Immigration pressures are likely to persist across the Atlantic, continuing to drive the populist revolt against the establishment elite in Europe. But in the United States, the population of unauthorized immigrants is declining, disproving one of Mr. Trump's core claims to power.
Wedneday, 31st January 2018
Brief summary: Architecture has always been an influential part of innovation and inevitably makes us think about the future. In this moving TED-Talk architect Michael Murphy explains his latest projects in developing countries and how architecture has an impact on our life that goes beyond buildings.
Architecture is more than a clever arrangement of bricks. In this eloquent talk, Michael Murphy shows how he and his team look far beyond the blueprint when they're designing. Considering factors from airflow to light, theirs is a holistic approach that produces community as well as (beautiful) buildings.
Tuesday, 30th January 2018
Brief summary: Da man mit Blick auf die Zukunft oft über Innovation spricht, sollte man sich ein klares Bild davon machen, was dieser Begriff bedeutet und wie verschieden er aufgefasst werden kann. ETH-Professor und Gründer des Think Tanks W.I.R.E. Stefan Sigrist schreibt in seinem Artikel über die ganzheitliche Betrachtung von Innovation und dass wir diese nicht nur mit Bezug zu Technologie verstehen sollten.
Innovation gilt als Grundvoraussetzung für wirtschaftliches Wachstum und Wohlstand. Das Streben nach kontinuierlicher Erneuerung führt dabei zur Annahme, wir würden in einem Goldenen Zeitalter der Innovation leben. Tatsächlich kommen laufend neue Produkte auf den Markt. Allerdings ist manches, was uns als bahnbrechender Durchbruch angepriesen wird, blosse Scheinerneuerung - ein bestehendes Produkt, durch etwas Marketing aufpoliert.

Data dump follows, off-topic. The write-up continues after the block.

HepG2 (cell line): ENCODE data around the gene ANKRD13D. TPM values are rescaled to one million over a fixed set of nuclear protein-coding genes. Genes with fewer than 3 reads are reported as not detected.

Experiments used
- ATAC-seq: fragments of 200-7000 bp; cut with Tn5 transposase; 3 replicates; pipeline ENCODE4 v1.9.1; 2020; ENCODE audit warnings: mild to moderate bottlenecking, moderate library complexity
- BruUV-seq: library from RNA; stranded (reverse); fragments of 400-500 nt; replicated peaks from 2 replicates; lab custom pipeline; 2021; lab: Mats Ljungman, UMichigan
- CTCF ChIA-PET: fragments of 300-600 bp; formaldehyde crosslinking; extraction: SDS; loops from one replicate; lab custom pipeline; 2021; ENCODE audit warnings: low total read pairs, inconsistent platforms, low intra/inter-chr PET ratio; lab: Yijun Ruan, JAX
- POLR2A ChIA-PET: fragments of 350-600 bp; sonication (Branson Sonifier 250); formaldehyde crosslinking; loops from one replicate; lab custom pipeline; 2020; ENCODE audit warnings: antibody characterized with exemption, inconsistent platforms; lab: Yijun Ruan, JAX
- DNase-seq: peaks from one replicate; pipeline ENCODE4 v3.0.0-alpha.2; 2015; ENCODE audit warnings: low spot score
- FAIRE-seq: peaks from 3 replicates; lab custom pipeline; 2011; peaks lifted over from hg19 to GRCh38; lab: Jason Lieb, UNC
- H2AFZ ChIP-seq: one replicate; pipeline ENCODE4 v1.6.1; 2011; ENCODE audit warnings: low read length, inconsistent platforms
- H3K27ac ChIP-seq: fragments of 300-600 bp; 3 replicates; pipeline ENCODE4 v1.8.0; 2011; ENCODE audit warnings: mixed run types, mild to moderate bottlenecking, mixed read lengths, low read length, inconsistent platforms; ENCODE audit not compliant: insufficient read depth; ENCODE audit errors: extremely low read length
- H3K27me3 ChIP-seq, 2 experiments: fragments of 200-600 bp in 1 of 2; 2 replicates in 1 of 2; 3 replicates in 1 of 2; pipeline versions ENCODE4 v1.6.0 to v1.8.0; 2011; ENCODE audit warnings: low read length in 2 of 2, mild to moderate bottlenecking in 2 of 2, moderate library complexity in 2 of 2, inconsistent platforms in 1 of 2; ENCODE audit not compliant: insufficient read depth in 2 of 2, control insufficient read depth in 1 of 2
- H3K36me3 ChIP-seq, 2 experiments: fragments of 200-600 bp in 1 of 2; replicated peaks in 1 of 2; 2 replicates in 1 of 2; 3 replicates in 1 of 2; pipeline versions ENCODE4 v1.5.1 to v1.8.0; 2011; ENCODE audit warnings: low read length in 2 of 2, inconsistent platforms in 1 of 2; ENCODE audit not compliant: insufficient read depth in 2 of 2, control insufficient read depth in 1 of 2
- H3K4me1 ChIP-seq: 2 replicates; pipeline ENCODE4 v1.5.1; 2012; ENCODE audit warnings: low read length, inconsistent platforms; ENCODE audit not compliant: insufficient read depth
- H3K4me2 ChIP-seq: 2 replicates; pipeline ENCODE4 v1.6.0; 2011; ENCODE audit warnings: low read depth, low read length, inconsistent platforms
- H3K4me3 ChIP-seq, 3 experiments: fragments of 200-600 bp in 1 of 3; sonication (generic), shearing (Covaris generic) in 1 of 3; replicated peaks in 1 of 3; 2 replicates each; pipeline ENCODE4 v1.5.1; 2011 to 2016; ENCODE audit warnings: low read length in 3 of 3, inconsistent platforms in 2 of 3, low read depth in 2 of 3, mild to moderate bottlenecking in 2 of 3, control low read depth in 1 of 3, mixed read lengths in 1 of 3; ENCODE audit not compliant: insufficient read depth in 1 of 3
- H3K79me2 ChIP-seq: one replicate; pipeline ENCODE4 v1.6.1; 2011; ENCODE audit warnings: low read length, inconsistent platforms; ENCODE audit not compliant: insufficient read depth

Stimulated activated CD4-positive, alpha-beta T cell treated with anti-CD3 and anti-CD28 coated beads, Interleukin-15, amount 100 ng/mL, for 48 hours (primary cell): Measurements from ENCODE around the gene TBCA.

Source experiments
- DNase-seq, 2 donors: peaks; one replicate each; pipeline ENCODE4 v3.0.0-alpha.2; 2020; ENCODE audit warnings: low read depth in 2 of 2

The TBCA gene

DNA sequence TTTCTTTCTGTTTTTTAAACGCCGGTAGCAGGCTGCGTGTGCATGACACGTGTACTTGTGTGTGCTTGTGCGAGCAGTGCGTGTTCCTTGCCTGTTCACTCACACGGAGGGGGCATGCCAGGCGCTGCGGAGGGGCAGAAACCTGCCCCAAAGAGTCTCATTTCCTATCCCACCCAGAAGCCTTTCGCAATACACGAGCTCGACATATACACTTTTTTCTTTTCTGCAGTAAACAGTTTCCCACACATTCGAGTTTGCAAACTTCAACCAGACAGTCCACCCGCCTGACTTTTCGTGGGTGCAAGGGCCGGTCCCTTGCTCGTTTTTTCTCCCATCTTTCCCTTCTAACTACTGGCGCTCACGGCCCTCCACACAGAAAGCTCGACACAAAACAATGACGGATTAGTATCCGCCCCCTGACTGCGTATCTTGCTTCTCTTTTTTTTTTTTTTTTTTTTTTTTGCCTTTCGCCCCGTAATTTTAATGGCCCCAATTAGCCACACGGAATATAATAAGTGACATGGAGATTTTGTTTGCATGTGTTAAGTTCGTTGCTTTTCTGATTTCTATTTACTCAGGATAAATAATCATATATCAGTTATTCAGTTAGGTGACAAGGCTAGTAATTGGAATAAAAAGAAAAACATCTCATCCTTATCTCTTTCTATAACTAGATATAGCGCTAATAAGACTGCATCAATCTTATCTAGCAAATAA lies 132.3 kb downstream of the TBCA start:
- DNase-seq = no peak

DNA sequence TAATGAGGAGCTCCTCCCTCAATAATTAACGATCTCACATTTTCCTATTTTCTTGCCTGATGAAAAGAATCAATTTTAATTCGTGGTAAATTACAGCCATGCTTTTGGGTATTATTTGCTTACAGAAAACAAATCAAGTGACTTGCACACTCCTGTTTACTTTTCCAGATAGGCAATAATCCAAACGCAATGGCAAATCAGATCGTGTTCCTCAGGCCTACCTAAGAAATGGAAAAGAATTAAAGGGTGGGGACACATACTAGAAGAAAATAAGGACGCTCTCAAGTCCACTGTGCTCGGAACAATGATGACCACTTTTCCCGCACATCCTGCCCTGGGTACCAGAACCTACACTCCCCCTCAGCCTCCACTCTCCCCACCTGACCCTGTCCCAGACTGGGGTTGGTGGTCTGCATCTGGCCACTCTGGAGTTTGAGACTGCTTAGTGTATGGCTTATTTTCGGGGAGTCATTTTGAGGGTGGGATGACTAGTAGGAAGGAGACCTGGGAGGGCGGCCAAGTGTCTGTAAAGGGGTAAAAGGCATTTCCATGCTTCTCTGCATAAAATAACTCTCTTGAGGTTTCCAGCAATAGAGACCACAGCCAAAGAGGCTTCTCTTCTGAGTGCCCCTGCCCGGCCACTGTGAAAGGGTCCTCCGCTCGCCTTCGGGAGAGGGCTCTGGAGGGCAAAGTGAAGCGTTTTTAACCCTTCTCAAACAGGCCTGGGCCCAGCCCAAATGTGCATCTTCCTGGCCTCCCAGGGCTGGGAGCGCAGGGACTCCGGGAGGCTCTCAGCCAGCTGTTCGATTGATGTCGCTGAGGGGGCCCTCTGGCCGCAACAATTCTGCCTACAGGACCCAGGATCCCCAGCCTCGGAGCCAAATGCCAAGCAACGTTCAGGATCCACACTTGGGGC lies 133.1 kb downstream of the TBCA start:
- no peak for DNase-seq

Monday, 29th January 2018
Brief summary: In its latest report, the WEF calls for a global reskilling in order to prevent too many job losses in the future. In this article there are the six reasons on how reskilling will improve the future of work.
The average American worker has no fewer than 48 new career pathways to choose from, says a new report on the future of work.
Friday, 26th January 2018
Brief summary: KSS Architects collected some interesting statements of various companies on how the future of work might look like and which values will become more important. This provides an overview on different visions of the future and how companies are already trying to adapt.
For a great section of history, work has been about subsistence - shelter, food, money. But now, as we begin to experience a world shaped by new technologies where there is enough wealth to provide for the subsistence of all, work will shift - it will become about something entirely different - it will become about meaning.
Thursday, 25th January 2018
Brief summary: Although quite long, this well researched article precisely explains the dilemma of the internet and the structure it is based on. It goes beyond the hype around Bitcoin and its apparent success story to explore why cryptocurrencies might be part of the solution to decentralize the web and thus secure our private data.
To see how enormous but also invisible the benefits of such protocols have been, imagine that one of those key standards had not been developed: for instance, the open standard we use for defining our geographic location, GPS. Originally developed by the United States military, the Global Positioning System was first made available for civilian use during the Reagan administration.
Wednesday, 24th January 2018
Brief summary: Why do we work and why do we want to work? In this stunning TED-talk, author Dan Ariely explores human's search for meaning in our work and which factors significantly contribute to our motivation.
What motivates us to work? Contrary to conventional wisdom, it isn't just money. But it's not exactly joy either. It seems that most of us thrive by making constant progress and feeling a sense of purpose. Behavioral economist Dan Ariely presents two eye-opening experiments that reveal our unexpected and nuanced attitudes toward meaning in our work.